It was kind of funny because Bobby had done the walk-through of the house that afternoon, and he'd told everyone about the concert and everyone was insanely jealous. So, the next morning at settlement, people would come in one by one, their eyes would brighten, and they'd ask, "How was Buffett?" As more and more people arrived, the new arrival would ask and everyone else would chorus, "Don't ask."

I keep telling Bobby that this is the sort of thing we'll laugh about in years' time. But even with a little distance now, I have trouble seeing the humor.
  • Oh, hell, that just sucks beyond imagination. I'm sitting here and thinking of exactly how awful that must have been and...I can't think. *bangs forehead against desk in sympathy* For some reason as soon as I saw 'police officer' I just knew he was going to be useless (and no, I hadn't seen the "Right?!" after it at the time, heh). Everything just kept going so wrong for you that day, it's incomprehensible, my head's aching just thinking about it. You have a lot more patience than me, I can tell you. I wouldn't have just cried, I'd have broken something. Preferably that idiotic cop's nose. (Although for someone like, er, me, that would have been grounds for a lot more than...hey, I wonder, what is the penalty for assaulting a police officer?) Wait a sec, gah! What am I rambling about?! Stupid law force.

    On a brighter note, it's wonderful that you're (sorta kinda at the moment?) back and yay for the house! *confetti* It sounds awesome and so much more peaceful. Waiting for pictures and The Ballad of the Hardwood Floors! ;) *hugs*
    • Believe me, I wanted to break something ... but I was trapped in a tin can for more than five hours; aside from myself and Bobby, there wasn't much else to break. ;)

      Also, I have not forgotten about your videos and I am so sorry for taking so long to reply. My Internet availability is spotty at best at the mo' (I am currently on the back patio in a lawn chair stealing wireless from a neighbor ... unfortunately, it is also very close to where Alex poops >:-Þ) and I don't have a sound card on my laptop. So I will have to try to jump on my husband's ... but I have not forgotten you. :)

      *hugs back*
  • I'll cry with you, that would be a huge disappointment to miss Jimmy Buffet.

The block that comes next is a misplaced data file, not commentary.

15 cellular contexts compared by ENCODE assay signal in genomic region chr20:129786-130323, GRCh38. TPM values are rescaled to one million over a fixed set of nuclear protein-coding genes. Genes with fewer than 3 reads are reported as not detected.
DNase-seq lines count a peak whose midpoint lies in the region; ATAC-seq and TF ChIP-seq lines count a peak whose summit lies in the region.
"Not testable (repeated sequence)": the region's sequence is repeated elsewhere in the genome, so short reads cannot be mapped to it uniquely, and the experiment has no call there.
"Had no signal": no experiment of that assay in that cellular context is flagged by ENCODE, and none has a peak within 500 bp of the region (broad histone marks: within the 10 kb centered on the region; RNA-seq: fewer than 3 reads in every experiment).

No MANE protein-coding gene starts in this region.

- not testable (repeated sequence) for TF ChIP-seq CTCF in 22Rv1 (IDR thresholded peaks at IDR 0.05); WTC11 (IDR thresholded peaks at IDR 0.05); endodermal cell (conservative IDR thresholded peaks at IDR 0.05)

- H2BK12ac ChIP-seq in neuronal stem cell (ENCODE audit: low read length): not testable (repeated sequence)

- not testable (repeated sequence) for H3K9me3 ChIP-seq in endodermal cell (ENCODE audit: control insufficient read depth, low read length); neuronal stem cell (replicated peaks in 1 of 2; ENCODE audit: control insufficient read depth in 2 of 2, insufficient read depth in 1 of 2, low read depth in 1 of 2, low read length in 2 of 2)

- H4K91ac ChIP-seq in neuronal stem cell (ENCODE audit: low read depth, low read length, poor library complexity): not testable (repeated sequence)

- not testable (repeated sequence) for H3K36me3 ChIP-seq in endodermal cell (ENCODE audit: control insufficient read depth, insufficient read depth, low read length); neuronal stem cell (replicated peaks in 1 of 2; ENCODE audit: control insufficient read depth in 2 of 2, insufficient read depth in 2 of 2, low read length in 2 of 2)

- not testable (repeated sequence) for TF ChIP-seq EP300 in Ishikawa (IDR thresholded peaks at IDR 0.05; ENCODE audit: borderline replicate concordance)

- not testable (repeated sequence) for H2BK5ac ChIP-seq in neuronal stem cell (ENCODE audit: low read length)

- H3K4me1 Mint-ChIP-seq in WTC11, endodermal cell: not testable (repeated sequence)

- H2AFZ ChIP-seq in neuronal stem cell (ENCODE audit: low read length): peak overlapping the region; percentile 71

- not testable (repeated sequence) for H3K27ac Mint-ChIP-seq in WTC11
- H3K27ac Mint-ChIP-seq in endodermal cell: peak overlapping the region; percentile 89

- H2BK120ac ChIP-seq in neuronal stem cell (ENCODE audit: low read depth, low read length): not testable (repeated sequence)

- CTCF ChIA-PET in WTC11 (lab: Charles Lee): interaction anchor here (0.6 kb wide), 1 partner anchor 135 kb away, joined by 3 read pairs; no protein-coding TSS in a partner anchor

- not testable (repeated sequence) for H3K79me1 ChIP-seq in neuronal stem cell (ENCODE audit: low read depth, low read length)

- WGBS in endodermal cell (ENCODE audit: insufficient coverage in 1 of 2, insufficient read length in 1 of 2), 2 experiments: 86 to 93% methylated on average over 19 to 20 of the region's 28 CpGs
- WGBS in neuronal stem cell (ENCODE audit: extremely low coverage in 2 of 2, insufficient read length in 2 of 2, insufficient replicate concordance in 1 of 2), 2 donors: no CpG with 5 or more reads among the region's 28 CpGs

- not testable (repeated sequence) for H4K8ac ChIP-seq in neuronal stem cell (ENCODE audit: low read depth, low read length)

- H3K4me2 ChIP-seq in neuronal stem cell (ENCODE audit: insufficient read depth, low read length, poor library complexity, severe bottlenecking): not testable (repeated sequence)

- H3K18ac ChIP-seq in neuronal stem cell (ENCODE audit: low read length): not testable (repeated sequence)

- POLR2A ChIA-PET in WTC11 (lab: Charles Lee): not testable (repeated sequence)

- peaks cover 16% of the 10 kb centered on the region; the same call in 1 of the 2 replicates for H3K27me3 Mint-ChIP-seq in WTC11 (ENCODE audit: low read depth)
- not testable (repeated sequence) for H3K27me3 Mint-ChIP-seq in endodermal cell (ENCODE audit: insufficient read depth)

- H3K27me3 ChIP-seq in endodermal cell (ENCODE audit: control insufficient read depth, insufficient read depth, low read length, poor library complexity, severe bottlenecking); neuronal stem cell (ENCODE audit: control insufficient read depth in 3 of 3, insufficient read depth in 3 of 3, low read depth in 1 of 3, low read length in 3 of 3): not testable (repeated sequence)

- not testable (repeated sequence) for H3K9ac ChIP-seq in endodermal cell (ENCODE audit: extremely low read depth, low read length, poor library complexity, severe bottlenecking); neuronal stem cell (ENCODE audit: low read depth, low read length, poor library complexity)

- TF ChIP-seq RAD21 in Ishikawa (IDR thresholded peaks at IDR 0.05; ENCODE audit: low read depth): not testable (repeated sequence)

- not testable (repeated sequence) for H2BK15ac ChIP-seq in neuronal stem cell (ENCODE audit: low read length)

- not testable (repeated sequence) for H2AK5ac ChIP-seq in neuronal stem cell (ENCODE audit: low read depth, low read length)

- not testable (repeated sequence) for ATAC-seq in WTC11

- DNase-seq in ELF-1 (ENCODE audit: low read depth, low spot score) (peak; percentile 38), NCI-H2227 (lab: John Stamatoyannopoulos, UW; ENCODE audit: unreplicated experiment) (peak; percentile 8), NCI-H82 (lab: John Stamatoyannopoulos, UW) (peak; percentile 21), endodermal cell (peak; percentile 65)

I'm wondering why promoters and the arena operators allow this to continue? Probably because they've sold tickets, but they're missiing out on concessions and parking. They should wise up, it just sounds ridiculous and pretty soon no one will want to attend an event there because they can't actually get there!

    Everytime traffic backs up, I start thinking that there should be some blood on the road - but at least I do feel guilty when that is the case.
    • Around here, people back of traffic for anything and everything. Though I'm sure this is the same pretty much anywhere; people and any sort of "excitement" (and I use that word loosely) is never a good mix.

      The problem with concert venues in our area is that there aren't many options in Bal'more. We have Merriweather ... and that's about it. (And Buffett is banned from Merriweather for clipping a security guard with his tour bus. o.O) So all the big acts go to the northern Virginia venues, which is itself problematic because of Washington traffic. But of the four major venues in northern Virginia, three are pains in the ass to get to. (Wolf Trap is the lone exception; I love Wolf Trap ... and it's owned by the federal guv'ment! Who knew they could do something right?) Not long ago, the LotR symphony was at the Patriot Center in Virginia, and on one of my mailing lists, I warned out-of-state visitors to allow two to three hours to get from the Beltway to the arena. It's about a twenty-minute drive ordinarily. I refused to go ... and that says something, if I refuse to go to the LotR symphony. ;)
  • I have no idea who Jimmy Buffett is, but man that whole night sucks! I'd probably get permanent health problems from missing a concert I wanted to go to like that. :( And I swear traffic lights were made to raise blood pressures rather than to control traffic. Why can't their problems ever be in our favor? (Heck, I'm still majorly pissed off that a broken traffic light outside of McDonald's meant my food was cold by the time I got it home a month or two ago!) *kicks that cop*